The Baltimore school board voted to approve just one out of six charter school applications, prompting outrage from charter supporters who crowded a meeting Tuesday night.
The Baltimore International Academy West was the only school to receive board approval to open for the 2019-20 school year. It will be modeled on the Baltimore International Academy, and it has plans to eventually enroll 1,200 students in kindergarten through eighth grade.
The commissioners rejected the other five applications, following the recommendations of schools CEO Sonja Santelises.
Angela Alvarez, executive director of the school system’s Office of New Initiatives, said the charter application process is “rightfully rigorous.”
“We want to make sure people are really ready to open a school,” she said.
Public comment before the board vote was heated. Supporters of the proposed Ames-Sandtown Freedom and Democracy Academy packed the room and held signs encouraging the board to approve their application for an elementary school in West Baltimore. They chanted “Just say yes, we’ll do the rest” before and during the meeting.
The Freedom and Democracy Academy would have been operated by Northwood Appold Community Academy Inc., which already runs two charters in the city: NACA I and NACA Freedom and Democracy II.
“We do not understand the way we’re treated,” founder Cecil Gray said. “It’s unjustifiable. It’s morally and ethically wrong.”
Gray said the charter operator has received a grant from the federal government intended in part to support the Freedom and Democracy Academy.
“You’re just going to put a block on a charter school that the federal government said ‘yes’ to,” he told the board.
But Alvarez said there were “several aspects of the application that were not strong.” She said the district found problems with the school’s plan for academic growth and the ways the operator anticipated educating students with special needs.
The board also rejected CEC Baltimore Campus, a middle and high school in East Baltimore with a focus on global affairs; the all-boys, boarding-optional Baltimore Latin School, which would have focused on language immersion, the arts and sciences; and the DaVinci Collaborative High School, a year-round school that would have emphasized internships.
The board declined a request from the Green Street Academy to add an elementary school to its current middle and high school program.
Board members found some of the schools didn’t establish realistic budgets, didn’t have suitable plans for educating students with disabilities or had not garnered enough community support.
But they supported Baltimore International Academy West. Like the original, it will be a language immersion school. Students will take nearly all their classes in Arabic, Chinese, French, Russian or Spanish.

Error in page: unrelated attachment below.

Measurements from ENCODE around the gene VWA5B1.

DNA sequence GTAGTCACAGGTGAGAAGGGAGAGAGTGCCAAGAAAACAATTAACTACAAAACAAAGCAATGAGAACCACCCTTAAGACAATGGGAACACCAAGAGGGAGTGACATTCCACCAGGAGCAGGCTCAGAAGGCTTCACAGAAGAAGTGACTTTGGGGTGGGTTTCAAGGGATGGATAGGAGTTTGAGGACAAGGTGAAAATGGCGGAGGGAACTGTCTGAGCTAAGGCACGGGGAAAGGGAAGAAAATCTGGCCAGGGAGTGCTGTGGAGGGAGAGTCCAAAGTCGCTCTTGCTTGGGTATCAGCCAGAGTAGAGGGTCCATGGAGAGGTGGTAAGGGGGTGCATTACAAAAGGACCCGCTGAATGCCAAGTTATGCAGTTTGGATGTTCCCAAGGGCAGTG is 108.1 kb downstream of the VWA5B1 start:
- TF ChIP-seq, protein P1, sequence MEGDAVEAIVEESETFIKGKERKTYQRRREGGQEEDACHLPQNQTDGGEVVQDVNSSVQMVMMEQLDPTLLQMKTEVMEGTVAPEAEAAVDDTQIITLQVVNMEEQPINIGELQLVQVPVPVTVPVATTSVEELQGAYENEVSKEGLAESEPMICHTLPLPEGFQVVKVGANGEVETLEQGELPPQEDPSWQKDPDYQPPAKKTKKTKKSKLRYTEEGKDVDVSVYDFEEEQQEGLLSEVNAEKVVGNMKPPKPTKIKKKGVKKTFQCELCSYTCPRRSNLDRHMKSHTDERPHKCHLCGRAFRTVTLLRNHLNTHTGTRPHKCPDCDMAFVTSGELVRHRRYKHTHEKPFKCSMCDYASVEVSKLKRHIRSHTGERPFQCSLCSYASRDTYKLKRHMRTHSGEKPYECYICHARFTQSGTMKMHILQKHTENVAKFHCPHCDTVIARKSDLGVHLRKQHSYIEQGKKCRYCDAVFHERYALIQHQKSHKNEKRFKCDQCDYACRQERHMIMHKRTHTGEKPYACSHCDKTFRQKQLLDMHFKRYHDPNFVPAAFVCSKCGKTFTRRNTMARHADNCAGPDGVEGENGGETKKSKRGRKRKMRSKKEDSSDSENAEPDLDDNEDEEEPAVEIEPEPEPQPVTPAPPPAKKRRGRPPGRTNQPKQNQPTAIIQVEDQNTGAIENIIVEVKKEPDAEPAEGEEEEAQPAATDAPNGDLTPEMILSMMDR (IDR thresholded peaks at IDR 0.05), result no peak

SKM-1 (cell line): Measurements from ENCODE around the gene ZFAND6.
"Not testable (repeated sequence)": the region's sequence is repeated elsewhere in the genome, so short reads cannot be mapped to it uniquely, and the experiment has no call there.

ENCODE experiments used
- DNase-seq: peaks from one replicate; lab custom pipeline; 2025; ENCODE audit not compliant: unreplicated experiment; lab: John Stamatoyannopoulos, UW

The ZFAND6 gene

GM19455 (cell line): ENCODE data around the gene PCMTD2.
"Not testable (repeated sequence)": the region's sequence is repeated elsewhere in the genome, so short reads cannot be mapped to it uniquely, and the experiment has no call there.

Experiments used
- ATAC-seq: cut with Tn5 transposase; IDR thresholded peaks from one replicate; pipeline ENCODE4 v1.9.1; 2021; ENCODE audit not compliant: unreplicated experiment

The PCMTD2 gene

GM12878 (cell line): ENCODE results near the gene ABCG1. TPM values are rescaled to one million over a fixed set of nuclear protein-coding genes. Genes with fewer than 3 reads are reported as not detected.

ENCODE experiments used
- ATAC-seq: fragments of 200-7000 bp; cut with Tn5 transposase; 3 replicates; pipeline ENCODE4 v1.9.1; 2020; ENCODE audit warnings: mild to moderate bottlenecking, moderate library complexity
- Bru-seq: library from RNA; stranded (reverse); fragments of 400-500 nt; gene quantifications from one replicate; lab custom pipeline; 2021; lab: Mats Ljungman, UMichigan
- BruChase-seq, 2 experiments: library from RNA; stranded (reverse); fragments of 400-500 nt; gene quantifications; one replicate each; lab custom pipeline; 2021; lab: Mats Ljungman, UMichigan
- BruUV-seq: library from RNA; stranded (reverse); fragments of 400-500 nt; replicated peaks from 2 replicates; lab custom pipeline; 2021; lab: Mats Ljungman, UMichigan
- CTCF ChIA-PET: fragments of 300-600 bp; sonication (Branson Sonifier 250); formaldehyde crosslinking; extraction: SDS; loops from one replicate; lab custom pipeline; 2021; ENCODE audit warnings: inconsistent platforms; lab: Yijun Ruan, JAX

“I feel humbled,” said Kona-Facia Freeman-Nepay, the founder and director of Baltimore International Academy Inc. “It was a difficult application process and I feel like the school system has finally realized the merit of this kind of program in Baltimore. I’m happy for the children who will be receiving a global education.”
Before the vote, some of the operators acknowledged that their applications were coming at a challenging time for charters. The district’s budget for next school year includes a cut of roughly $5.5 million to the 34 charters that are now open.
And officials continue to fight a 2015 lawsuit filed by a group of charter school operators who allege that the district failed to meet contractual obligations to charters and has not been transparent or consistent in the way it funds them.
Board members and district officials have continually asserted that Baltimore is a charter-friendly district.
About 20 percent of Baltimore’s roughly 80,600 public school students are enrolled in charter schools, which are publicly funded campuses that are given more autonomy than traditional public schools.
The board also voted Tuesday to approve a new school police policy. The district says the regulations are aimed at protecting schools without criminalizing students.
But aspects of the policy were controversial. The Maryland Coalition to Reform School Discipline, the Baltimore Teachers Union and the president of the school police union asked the board to delay a vote.
“The men and women charged with the responsibility of carrying out this mission have to be part of the process,” union president Sgt. Clyde Boatwright said. “We need more time. We need more time to dissect this.”
Board members revised the policies before the unanimous vote. They eliminated the plan to require officers to read a “youth-friendly” Miranda warning, which advocates had been urging them to include.